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In Old Clerkenwell

William Henry Knapp’s Memoir

May 8, 2018
by the gentle author

Jeanette Crawley sent me her transcript of ten pages of a memoir written in 1935 by her great-grandfather William Henry Knapp (1872-1952), describing his early life working in the City of London for a Provisions Merchant at the end of the nineteenth century, of which it is my pleasure to publish these extracts today.

You might assume that the work of a City delivery boy was mundane, yet William delivered breakfasts to condemned prisoners at Newgate, tangled with Secret Service agents and attended executions. ‘Every day was of interest,’ he concluded retrospectively.

William Henry Knapp

I first saw the light on the 27th July 1872 at 73 Carter Lane, London EC2, formerly Shoemakers Row. My father was employed at the above address for forty-five years in the manufacture of tobacco etc and was resident for thirty-two years past, at the place where I grew and noted the ever-changing aspect of the City proper.

At that time, cabs plied for hire and buses made their regular call at such places as the Mansion House and other notable buildings. I also well remember the extra horse ridden by a boy to help pull the bus up Ludgate Hill – what a contrast to the present day.

I attended the local infant school and rose by gradual stages until it was time for lessons on a higher plane and I graduated to St Thomas Charterhouse, a school of sound teaching and hard and fast rules. I see today in my mind’s eye – fifty-four years after – the urbane and full-bearded headmaster, Mr Smith, who in turn was well supported by most efficient class masters Mr Wallace, Mr Cose etc. who were there to teach and no nonsense. I also well remember that a cane was provided but never shared. In my day, recreation consisted of just the bank holiday and two weeks in the summer – what a contrast. As regards the education then and now – well, I will not give it a voice but just think it.

Home life was very regimented and, as I see things today, distinctly correct and helpful to shaping of the lives, creating and fitting us as men and women for the life to be. Parents were eminent and ruled as parents should.

During my school days many great events happened. The Tay Bridge disaster, the Nile expedition, Boer War and later the African War, etc. etc. All very terrible in their way and I well remember seeing the return of some of the guards who fought in their regimentals in those days and were bespattered with blood and dust. In spite of leaving, still the war game goes on.

Now I get along to the age of fourteen years, the usual time for launching out to get one’s own living. I well remember, after a domestic episode in which my father and myself were the chief factors, he giving his dictum that I must find work inside two days or go back to school and, as I preferred the former, I got going and obtained a situation in a house which I served truly and well for over five years.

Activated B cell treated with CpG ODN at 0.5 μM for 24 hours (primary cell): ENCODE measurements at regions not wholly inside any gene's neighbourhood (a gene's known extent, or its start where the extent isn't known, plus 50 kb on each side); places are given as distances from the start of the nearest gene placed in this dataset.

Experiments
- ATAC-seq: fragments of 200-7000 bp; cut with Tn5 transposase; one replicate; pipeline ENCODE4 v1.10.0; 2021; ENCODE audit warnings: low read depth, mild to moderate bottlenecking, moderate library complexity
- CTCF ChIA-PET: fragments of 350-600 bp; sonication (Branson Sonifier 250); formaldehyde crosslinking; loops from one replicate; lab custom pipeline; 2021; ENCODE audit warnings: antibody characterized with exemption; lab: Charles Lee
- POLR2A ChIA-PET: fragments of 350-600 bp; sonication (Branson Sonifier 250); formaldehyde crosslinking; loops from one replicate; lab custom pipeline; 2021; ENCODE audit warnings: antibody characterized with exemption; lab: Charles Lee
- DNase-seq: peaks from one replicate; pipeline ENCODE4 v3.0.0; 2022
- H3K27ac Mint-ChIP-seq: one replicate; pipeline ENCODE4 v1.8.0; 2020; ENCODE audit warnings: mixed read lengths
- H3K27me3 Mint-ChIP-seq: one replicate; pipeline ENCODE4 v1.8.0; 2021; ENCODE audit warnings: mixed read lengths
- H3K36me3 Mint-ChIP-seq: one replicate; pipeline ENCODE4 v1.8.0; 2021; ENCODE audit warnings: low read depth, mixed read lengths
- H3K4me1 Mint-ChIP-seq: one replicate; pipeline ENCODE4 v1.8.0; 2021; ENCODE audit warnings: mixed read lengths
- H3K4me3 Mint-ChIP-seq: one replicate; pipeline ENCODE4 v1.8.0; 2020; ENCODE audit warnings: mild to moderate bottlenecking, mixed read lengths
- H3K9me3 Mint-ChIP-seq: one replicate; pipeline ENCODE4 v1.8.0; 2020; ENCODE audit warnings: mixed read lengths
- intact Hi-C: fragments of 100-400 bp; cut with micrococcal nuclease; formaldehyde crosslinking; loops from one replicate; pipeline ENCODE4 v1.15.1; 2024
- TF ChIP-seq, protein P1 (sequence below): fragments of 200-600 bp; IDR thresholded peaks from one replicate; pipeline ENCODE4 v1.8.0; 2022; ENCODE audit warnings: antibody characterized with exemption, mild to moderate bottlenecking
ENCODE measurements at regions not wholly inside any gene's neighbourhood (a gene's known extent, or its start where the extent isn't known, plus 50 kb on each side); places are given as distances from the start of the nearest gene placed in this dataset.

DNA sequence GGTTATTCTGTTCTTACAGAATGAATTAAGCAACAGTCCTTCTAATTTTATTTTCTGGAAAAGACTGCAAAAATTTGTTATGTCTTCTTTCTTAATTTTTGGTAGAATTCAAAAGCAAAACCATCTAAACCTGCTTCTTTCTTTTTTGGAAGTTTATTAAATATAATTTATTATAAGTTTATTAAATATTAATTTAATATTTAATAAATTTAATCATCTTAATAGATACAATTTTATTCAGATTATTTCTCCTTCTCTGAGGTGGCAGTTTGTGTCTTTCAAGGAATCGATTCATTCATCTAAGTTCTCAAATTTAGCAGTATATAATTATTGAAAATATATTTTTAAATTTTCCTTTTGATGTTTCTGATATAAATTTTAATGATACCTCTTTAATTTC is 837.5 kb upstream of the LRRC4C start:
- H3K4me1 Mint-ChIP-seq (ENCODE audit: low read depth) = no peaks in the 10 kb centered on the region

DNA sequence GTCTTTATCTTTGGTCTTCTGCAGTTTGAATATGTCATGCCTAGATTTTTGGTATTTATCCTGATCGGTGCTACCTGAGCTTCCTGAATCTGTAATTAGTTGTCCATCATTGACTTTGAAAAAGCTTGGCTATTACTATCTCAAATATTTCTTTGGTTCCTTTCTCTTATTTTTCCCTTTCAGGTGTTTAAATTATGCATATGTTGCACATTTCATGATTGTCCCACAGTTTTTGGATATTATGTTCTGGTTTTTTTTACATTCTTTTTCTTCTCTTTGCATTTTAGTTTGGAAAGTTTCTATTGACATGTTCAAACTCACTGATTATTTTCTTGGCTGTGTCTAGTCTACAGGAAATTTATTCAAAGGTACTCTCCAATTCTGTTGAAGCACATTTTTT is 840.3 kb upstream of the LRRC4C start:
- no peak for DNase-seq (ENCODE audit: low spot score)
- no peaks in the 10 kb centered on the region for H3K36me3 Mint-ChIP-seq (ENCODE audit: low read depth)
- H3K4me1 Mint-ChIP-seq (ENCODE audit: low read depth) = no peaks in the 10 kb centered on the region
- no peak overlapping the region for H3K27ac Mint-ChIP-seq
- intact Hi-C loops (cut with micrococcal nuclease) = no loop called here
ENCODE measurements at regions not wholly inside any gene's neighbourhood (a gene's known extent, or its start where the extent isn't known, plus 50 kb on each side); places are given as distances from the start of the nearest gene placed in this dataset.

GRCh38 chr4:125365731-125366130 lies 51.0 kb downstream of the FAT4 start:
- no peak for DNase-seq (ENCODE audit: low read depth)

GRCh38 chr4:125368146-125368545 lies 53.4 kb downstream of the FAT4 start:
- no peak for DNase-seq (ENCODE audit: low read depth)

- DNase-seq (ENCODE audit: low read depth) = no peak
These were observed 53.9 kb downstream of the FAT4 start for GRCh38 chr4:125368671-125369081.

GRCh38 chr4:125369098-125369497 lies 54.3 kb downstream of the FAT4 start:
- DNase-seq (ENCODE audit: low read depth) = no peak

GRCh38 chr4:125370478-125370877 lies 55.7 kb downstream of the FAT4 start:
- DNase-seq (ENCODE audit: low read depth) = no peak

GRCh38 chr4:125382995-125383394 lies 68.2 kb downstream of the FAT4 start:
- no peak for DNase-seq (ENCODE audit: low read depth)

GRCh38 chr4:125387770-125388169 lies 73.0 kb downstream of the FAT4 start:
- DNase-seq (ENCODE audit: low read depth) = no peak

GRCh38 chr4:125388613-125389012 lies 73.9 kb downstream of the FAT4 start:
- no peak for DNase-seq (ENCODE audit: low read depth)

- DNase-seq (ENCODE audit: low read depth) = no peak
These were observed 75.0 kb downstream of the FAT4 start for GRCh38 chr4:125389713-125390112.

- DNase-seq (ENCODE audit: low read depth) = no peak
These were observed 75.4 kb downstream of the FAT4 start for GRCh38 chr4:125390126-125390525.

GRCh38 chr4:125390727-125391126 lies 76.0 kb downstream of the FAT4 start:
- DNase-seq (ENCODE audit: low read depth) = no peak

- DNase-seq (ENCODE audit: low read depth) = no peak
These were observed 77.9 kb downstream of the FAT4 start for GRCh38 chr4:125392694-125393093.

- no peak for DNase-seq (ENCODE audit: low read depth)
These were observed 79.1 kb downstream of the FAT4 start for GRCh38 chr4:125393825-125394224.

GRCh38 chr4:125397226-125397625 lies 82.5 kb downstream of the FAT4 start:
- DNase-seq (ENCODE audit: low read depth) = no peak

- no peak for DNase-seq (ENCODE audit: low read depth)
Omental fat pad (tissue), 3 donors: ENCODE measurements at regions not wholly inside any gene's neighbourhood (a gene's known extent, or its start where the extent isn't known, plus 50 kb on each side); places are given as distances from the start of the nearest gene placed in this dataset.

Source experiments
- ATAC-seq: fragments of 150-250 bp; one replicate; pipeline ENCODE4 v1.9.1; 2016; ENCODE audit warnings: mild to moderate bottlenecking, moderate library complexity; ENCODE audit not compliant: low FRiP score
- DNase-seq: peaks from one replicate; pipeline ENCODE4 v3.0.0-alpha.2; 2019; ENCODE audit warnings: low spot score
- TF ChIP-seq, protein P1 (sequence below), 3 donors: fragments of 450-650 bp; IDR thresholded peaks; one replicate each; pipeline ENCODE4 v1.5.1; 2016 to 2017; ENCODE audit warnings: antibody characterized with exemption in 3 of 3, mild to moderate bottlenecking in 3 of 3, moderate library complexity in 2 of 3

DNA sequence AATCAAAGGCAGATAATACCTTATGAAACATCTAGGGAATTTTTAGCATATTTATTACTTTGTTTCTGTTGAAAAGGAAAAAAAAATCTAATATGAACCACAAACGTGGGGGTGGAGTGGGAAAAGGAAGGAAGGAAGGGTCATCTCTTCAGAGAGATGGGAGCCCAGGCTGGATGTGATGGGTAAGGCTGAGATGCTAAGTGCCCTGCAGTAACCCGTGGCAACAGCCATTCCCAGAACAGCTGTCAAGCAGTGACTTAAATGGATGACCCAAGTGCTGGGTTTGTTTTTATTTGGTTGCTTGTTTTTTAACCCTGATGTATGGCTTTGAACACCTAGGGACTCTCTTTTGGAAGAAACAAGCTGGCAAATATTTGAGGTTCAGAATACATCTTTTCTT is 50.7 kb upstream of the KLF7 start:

I can visualise the employer – my ideal of a real man – questioning me as to my own ability for work. Among the questions put was how much can you carry? So, sticking out my chest, I answered ‘Three quarters of a hundredweight, Sir,’ and from that day onward, during my junior capacity, I was well loaded each time I went delivering.

I would point out that we had no trollies, trucks or tricycles, but just a tray containing goods on which I carried the weight of which often totalled a hundredweight and had to be delivered in rotation to the numerous customers. The title of the firm was Sherwood & Vesper Provision Merchants, 45 Ludgate Hill, London EC2, that was controlled by George Beach Newman and to him I owe my knowledge of the Provision Trade.

My start in life was eight shillings per week for thirteen hours a day, and I recall my father’s question, ‘Where are your wages?’ I proudly placed same in front of him. He then decided that I would hand four shillings to my mother, place two shillings and sixpence in the bank and retain one shilling and sixpence for myself and buy my own clothes – what a proposition for a youth of today.

One of the duties, during my first years, was to take in the last breakfast of the condemned in Newgate Prison. That came about by the fact that we served the celebrated firm of Ring Brymer, the City Caterers, and through them it became my duty to deliver such necessaries.

During the five years with my first firm, many incidents occurred that have been imprinted on my mind, such men as Alderman Treelawn, Sir John Bennett and local characters like W. Straken, the Ludgate Hill Stationers, the sons of the latter were in everyday touch with me and his daughters had a smile for me. For, behold, I was by that time junior clerk and cashier and, as such, received the esteem of the above.

Leading up to those years was the memory of the Phoenix Park Murders and, after the trial, the chief culprit Brady and others were executed at Newgate. Carey the informer was acquitted, receiving a free pardon and I believe a solatium from the British government and free passage to Australia. A destination he failed to reach because he was followed on board the vessel and shot by a man named O’Donnell who was brought back to England and executed at Newgate. As a small boy at that time, I remember among the crowd outside was brother of O’Donnell who, when the black flag went up, excitedly shouted, ‘My brother died bravely’ and, but for the police protection, would have been roughly handled.

Ireland was a mass of trouble in those days and their next actions to voice their demand for Home Rule was the deputing of members of their secret Clan to blow up many important and Public buildings in and about London with dynamite. I well remember many members of the Clan were captured in a house in Nelson Sq, Blackfriars Rd, but, from that time and onwards, there was a reign of terrorism which put the authorities at their wits end.